Mainly, I think it would be off-putting to recreational riders and commuters who often don’t want to go in cycle lanes because they are trying to ride as fast as possible. A lot of the cycle lanes in NZ are bumpy and slow (Tamaki Drive springs to mind) and if riders were forced to use them (through ticketing etc) they would probably either stop riding or just ride in other places where there were no lanes.
Discouraging the safety in numbers effect
Why does all this matter in terms of safety? Well, putting aside the question of whether hi viz actually makes cyclists more visible during the day (which is questionable, it seems likely that a driver who can miss a cyclist in broad daylight is probably also going to miss a cyclist in hi viz) it’s mainly because of the well documented safety in numbers effect which obviously Coroner Smith had never heard about.
That he had never heard of this is weird because it’s pretty well known to most people with even a cursory knowledge of topics relating to cycle safety but anyways. Just to recap:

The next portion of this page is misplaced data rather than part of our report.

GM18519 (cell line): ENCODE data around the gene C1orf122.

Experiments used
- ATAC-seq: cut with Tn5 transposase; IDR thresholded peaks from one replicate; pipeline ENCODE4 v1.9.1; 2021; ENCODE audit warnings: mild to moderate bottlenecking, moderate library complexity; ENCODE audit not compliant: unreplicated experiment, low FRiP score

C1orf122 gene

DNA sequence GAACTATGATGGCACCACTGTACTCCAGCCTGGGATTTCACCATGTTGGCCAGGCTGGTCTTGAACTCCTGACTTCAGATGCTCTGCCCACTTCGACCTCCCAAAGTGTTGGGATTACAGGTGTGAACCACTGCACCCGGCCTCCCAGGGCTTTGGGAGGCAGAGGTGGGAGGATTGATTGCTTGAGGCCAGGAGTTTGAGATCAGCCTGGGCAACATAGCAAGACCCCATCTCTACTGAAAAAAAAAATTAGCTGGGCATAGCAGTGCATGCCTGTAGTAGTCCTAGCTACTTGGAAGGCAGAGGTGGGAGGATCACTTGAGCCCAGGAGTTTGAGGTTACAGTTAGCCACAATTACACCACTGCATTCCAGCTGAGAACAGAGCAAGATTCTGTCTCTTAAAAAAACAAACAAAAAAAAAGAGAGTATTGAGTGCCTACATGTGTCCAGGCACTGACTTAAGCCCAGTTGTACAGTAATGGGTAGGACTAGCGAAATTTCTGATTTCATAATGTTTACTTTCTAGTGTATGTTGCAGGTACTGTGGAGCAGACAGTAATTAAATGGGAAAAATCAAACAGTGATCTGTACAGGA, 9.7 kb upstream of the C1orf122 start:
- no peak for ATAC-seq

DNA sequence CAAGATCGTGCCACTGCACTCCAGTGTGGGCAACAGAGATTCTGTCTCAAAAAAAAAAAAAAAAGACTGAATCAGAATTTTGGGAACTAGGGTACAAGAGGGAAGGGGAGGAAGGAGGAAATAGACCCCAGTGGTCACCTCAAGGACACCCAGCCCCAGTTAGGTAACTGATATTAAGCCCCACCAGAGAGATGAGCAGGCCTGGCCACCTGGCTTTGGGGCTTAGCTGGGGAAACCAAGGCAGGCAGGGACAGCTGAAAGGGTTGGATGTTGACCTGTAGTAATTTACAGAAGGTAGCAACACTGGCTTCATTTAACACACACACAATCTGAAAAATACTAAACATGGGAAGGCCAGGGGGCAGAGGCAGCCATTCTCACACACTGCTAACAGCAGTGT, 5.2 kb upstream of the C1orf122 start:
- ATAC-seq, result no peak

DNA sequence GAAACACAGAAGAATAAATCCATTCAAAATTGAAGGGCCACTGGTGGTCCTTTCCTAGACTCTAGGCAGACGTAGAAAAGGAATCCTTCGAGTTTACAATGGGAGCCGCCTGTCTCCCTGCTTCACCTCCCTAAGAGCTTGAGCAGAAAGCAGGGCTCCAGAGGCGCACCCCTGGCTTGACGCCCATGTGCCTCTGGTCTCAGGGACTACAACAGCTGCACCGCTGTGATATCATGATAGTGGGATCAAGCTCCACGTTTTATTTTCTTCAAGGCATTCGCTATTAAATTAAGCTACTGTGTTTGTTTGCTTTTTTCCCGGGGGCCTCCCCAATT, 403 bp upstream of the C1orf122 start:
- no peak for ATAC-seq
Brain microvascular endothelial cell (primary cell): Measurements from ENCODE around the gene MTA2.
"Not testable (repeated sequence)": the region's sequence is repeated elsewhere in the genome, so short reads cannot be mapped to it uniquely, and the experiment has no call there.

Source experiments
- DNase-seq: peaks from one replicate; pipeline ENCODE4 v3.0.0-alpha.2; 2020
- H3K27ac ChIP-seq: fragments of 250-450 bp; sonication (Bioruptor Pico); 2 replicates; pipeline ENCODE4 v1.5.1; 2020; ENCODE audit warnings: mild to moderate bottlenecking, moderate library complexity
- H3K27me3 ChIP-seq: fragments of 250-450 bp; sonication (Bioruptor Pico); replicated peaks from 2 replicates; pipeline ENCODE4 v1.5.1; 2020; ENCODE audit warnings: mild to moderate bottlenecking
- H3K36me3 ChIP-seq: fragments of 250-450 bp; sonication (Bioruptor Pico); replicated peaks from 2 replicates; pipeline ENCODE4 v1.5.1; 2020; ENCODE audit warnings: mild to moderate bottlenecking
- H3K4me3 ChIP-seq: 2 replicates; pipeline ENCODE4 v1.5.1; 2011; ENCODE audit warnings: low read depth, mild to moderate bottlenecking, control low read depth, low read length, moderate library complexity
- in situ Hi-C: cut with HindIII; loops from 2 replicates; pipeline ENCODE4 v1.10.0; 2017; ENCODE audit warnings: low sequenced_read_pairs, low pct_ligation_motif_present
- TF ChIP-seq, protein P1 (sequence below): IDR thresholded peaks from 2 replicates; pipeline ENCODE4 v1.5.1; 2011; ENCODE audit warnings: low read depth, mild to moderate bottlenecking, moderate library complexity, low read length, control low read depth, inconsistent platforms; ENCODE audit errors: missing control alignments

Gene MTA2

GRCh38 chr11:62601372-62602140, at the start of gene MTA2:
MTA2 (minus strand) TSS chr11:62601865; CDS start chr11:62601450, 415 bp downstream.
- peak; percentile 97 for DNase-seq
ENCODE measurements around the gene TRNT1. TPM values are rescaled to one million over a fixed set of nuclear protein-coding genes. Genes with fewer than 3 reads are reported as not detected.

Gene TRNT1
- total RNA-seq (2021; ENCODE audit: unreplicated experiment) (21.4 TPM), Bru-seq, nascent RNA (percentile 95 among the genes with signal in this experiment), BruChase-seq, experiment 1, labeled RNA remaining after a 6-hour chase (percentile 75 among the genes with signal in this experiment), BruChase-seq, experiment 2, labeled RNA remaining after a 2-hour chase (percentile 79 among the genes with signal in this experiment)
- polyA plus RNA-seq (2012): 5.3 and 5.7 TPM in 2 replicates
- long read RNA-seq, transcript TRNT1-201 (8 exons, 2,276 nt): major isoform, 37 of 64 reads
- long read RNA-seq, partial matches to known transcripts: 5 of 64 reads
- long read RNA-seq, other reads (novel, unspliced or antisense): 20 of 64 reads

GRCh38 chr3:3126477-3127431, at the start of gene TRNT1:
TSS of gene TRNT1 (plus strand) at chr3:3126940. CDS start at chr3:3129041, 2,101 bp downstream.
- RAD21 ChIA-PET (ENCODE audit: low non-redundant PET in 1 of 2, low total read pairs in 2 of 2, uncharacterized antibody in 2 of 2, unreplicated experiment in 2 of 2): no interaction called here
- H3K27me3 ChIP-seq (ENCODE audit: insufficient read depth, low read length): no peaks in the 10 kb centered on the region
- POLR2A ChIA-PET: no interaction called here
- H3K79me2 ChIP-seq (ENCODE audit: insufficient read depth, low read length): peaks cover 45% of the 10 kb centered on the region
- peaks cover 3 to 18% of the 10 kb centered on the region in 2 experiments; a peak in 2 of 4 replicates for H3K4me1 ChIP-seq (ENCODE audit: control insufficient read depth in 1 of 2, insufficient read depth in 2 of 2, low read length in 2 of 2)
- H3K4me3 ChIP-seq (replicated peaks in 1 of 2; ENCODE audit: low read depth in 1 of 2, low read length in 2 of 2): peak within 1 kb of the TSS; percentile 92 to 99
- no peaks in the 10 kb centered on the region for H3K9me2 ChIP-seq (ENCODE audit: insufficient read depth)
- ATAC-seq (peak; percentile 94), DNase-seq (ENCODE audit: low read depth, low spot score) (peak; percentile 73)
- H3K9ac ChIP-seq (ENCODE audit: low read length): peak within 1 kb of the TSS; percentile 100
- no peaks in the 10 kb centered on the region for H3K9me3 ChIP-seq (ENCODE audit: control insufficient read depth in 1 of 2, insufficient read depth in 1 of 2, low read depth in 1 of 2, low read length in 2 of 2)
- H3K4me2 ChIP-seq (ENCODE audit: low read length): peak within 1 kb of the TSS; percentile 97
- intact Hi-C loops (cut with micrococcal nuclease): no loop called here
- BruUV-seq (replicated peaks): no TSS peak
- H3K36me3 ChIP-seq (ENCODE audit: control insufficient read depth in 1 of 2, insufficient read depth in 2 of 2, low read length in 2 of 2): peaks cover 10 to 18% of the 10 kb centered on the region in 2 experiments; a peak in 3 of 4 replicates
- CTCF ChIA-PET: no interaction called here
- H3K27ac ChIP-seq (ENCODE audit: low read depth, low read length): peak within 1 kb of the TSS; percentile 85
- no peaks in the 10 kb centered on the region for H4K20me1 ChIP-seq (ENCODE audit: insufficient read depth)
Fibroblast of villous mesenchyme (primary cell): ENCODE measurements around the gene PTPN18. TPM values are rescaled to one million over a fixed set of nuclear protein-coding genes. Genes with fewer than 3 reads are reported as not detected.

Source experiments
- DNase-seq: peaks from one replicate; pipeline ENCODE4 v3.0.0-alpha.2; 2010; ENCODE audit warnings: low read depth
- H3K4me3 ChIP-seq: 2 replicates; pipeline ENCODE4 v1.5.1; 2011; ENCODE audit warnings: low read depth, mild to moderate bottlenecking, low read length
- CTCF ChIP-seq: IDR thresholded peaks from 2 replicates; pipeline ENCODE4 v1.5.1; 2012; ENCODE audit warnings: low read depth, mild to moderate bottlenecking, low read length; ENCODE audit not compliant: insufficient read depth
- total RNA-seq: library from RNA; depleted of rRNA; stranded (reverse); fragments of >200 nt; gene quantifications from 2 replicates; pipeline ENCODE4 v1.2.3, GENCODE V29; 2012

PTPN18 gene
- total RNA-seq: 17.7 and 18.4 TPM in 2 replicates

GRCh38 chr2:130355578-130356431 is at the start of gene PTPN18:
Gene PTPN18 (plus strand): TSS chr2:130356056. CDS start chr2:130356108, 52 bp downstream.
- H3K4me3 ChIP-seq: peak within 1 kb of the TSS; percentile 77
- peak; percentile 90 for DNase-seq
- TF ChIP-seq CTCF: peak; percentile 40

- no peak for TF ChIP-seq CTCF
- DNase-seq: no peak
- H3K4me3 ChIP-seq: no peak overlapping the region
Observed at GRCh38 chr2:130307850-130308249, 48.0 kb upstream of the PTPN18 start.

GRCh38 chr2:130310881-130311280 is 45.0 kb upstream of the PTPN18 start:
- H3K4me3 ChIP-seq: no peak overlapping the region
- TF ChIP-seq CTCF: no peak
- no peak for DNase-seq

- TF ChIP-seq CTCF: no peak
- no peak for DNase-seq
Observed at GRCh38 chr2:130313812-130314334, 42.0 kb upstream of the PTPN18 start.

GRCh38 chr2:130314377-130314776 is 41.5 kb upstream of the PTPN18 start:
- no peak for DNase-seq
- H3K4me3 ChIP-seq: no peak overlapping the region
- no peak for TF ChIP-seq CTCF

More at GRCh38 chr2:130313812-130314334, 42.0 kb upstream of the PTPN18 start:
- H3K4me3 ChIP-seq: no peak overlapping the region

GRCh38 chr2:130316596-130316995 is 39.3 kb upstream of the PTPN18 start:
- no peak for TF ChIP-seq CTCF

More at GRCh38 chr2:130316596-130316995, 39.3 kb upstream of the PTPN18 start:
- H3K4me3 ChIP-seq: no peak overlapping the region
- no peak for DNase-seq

The fewer people there are cycling in a particular area the more dangerous it is for each individual cyclist. The accident rate per km cycled tends to be high.
On the other hand, once you manage to reach a point where a certain percentage of trips are being made by bike (around about 3 to 6%) then the rate of accidents per km cycled gets dramatically lower. This graph comparing various US cities illustrates this effect very well.
It’s a tipping point, like in climate change science, but actually a good one.
In New Zealand, we still haven’t reached that tipping point but if cycling rates keep increasing then we will get there. Any law which makes cycling less attractive (like mandatory hi viz) decreases the likelihood we’ll ever get there and thus will keep our rate of accidents per km cycled high.
Some people would also argue that making cyclists wear hi vizÂ (like helmets) sends an implicit message that cycling is a dangerous activity and discourages people from trying it. I think this is probably true although I don’t have any evidence at hand to support that view (feel free to link to it in the comments if you do).
This is the theory and research behind why cyclists created Ian Smith’s recommendations with such howls of incredulity and derision.
What do you think? Do you agree with the Coroner’s recommendations? Do you always wear hi viz?